John Everett Millais, a prolific British painter and illustrator, was born on June 8, 1829! Well-known as one of the co-founders of the artistic Pre-Raphaelite Brotherhood movement, the artist created his artworks in genres such as history, genre, landscapes, and portraits.

Fascinated by art and music, Millais’s mother played an important role in the artistic development of her youngest son. As to Millais’s father, he also was talented in music and took part in the art fairs.

John Millais revealed his artistic talent at an early age. The young boy received his first painting lessons from Mr. Bessel, the best drawing-master in Jersey. Then, he was encouraged by his parents to pursue his artistic training.

The beginning of John Everett Millais’s artistic career can be marked from the participation at the exhibition of the Royal Academy of Arts in 1846 where the young painter presented his Pizarro Seizing the Inca of Peru. In 1848, Millais along with William Holman Hunt and Dante Gabriel Rossetti founded the Pre-Raphaelite Brotherhood, created as an alternative to the contemporary academic painting.

True popularity came to the artist when he exhibited his Huguenot in 1851. Other successful creations of this period included The Woodman’s Daughter from a poem by Patmore, Mariana of the Moated Grange, The Proscribed Royalist, Ophelia (1851), The Return of the Dove to the Ark (1851), and The Order of Release (1853). Around this time, Millais also tried his hand as an illustrator. He illustrated the Moxon edition of Tennyson’s poems in 1857, some of Anthony Trollope’s novels, Parables by George Dalziel and collaborated with the periodicals Good Words and Once a Week (1859).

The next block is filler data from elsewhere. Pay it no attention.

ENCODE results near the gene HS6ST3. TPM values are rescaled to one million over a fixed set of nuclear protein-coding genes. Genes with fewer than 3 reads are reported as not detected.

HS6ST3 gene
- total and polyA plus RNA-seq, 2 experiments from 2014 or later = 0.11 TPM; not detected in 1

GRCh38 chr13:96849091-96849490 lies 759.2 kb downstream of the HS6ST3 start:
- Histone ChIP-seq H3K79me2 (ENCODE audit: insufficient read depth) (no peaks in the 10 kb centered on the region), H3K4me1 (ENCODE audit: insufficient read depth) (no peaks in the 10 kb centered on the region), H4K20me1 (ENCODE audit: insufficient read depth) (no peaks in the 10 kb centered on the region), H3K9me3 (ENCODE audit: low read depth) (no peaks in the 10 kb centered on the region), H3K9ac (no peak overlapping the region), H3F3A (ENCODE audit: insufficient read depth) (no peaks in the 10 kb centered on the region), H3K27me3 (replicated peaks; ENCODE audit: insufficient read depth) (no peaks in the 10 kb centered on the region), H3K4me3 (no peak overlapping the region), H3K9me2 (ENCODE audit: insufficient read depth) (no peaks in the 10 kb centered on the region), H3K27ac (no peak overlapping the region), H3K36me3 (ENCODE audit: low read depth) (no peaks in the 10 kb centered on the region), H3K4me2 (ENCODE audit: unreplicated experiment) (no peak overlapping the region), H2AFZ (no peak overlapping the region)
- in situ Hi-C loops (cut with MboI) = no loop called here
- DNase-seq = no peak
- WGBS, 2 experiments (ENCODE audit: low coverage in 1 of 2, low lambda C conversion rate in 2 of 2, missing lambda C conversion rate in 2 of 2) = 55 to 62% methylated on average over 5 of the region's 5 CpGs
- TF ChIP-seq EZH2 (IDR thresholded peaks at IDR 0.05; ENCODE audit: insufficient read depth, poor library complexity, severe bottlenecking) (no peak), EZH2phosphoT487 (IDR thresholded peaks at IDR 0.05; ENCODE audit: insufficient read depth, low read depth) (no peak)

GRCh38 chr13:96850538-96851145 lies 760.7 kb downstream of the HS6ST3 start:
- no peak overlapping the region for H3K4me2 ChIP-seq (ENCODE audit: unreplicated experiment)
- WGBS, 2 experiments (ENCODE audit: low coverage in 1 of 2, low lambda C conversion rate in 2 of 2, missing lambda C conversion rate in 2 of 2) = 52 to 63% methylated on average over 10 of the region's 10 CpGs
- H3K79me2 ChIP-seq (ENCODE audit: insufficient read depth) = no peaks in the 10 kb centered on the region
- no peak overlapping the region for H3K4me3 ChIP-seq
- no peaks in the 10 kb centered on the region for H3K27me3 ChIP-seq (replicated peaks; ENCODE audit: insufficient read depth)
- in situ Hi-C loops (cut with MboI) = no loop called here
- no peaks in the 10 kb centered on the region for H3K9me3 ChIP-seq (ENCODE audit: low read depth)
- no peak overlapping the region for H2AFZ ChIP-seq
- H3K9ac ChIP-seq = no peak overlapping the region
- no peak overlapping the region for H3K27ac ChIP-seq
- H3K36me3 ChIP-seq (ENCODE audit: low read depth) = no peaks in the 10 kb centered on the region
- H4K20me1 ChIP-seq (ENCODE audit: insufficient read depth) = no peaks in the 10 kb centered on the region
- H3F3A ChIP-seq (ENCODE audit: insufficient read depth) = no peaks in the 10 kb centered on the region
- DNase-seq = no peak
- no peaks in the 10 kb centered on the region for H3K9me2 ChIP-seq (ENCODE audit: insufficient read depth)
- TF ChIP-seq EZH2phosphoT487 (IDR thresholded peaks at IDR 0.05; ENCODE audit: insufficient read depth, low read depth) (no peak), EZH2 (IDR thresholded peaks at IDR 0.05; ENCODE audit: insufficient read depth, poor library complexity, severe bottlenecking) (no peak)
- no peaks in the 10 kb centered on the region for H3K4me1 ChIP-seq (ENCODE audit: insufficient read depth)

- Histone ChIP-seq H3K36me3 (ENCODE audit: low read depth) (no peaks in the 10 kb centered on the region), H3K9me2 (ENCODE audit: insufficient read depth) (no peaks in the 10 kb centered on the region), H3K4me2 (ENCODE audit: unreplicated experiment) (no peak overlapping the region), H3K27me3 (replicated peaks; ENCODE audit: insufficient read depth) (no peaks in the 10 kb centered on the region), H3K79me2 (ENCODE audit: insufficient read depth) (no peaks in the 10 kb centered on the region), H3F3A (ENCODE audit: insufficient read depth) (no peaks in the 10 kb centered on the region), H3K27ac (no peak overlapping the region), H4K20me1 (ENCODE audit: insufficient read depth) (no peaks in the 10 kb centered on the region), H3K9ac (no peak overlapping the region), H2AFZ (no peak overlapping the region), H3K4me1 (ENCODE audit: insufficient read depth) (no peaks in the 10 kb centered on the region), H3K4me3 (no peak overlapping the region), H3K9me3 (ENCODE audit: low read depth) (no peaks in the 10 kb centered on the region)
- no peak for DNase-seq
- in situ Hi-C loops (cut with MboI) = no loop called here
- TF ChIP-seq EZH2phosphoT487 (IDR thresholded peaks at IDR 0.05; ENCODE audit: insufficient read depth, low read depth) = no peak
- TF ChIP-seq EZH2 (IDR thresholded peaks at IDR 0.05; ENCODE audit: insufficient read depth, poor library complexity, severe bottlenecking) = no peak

The next decade was marked by the changes in the artist’s style which shifted to more fluent and somehow similar to the impressionist manner. At the beginning of the 1870s, Millais produced his first portraits and landscapes, among which the most remarkable was Chill October. Other topics of Millais’s later works became history and religion. The last period of John Everett Millais’s professional career was related to academic activity.

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